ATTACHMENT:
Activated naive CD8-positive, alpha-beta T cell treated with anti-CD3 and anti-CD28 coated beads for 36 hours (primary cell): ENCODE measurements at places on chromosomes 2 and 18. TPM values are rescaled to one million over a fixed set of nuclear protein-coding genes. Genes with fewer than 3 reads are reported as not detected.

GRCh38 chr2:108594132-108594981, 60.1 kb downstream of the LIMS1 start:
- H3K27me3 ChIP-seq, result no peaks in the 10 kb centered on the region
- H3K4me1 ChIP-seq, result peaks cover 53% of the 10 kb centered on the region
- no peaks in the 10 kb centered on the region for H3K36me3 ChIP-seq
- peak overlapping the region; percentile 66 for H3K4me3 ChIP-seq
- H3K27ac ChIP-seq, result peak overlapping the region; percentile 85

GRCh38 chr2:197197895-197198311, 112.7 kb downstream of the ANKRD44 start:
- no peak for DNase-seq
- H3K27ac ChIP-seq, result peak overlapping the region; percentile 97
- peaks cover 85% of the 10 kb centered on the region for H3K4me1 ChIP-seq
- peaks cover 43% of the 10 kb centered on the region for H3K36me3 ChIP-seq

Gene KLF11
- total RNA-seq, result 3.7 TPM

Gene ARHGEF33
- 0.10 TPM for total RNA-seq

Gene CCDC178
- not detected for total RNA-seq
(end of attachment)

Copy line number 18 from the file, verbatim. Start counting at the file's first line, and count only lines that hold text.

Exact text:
- not detected for total RNA-seq